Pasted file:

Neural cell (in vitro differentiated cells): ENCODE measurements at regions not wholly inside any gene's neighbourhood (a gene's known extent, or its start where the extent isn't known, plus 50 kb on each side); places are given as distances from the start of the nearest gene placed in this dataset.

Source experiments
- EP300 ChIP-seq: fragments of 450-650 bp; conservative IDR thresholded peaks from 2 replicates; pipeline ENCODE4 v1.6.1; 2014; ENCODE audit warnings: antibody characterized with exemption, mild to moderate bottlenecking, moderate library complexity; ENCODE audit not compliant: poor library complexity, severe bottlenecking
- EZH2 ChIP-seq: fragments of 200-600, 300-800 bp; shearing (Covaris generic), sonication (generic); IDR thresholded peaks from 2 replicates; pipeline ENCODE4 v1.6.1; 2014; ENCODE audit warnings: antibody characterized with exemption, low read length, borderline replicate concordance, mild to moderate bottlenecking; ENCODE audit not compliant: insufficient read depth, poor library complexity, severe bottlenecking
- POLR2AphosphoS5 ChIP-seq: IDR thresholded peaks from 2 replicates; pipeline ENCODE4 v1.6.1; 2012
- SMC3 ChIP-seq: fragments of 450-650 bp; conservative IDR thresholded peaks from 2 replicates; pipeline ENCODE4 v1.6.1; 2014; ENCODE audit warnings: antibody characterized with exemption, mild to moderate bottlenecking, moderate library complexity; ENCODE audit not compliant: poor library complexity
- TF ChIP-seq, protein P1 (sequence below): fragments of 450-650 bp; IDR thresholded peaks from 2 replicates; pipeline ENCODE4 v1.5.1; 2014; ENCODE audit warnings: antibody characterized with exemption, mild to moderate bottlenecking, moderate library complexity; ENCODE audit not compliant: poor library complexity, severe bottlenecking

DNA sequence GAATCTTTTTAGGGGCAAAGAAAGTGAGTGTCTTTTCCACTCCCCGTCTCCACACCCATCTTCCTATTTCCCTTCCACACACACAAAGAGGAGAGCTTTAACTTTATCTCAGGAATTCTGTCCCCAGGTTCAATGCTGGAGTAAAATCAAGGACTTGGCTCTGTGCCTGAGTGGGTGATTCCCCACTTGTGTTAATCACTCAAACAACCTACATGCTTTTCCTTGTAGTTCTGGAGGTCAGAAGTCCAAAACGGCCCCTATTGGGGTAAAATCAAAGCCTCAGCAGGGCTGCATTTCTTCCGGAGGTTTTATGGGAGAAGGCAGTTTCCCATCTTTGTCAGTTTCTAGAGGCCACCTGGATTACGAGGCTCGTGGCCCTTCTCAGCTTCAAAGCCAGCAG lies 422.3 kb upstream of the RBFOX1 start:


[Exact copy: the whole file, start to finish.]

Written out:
Neural cell (in vitro differentiated cells): ENCODE measurements at regions not wholly inside any gene's neighbourhood (a gene's known extent, or its start where the extent isn't known, plus 50 kb on each side); places are given as distances from the start of the nearest gene placed in this dataset.

Source experiments
- EP300 ChIP-seq: fragments of 450-650 bp; conservative IDR thresholded peaks from 2 replicates; pipeline ENCODE4 v1.6.1; 2014; ENCODE audit warnings: antibody characterized with exemption, mild to moderate bottlenecking, moderate library complexity; ENCODE audit not compliant: poor library complexity, severe bottlenecking
- EZH2 ChIP-seq: fragments of 200-600, 300-800 bp; shearing (Covaris generic), sonication (generic); IDR thresholded peaks from 2 replicates; pipeline ENCODE4 v1.6.1; 2014; ENCODE audit warnings: antibody characterized with exemption, low read length, borderline replicate concordance, mild to moderate bottlenecking; ENCODE audit not compliant: insufficient read depth, poor library complexity, severe bottlenecking
- POLR2AphosphoS5 ChIP-seq: IDR thresholded peaks from 2 replicates; pipeline ENCODE4 v1.6.1; 2012
- SMC3 ChIP-seq: fragments of 450-650 bp; conservative IDR thresholded peaks from 2 replicates; pipeline ENCODE4 v1.6.1; 2014; ENCODE audit warnings: antibody characterized with exemption, mild to moderate bottlenecking, moderate library complexity; ENCODE audit not compliant: poor library complexity
- TF ChIP-seq, protein P1 (sequence below): fragments of 450-650 bp; IDR thresholded peaks from 2 replicates; pipeline ENCODE4 v1.5.1; 2014; ENCODE audit warnings: antibody characterized with exemption, mild to moderate bottlenecking, moderate library complexity; ENCODE audit not compliant: poor library complexity, severe bottlenecking

DNA sequence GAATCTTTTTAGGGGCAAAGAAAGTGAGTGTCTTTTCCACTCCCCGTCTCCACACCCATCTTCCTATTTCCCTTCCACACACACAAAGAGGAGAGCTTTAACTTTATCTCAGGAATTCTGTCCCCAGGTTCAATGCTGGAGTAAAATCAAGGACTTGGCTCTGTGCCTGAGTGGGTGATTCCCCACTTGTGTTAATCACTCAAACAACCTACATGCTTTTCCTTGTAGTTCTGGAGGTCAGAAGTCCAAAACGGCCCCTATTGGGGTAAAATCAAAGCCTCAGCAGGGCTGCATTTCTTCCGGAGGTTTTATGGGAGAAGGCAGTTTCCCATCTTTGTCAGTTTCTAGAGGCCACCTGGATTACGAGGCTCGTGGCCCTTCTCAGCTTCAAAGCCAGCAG lies 422.3 kb upstream of the RBFOX1 start: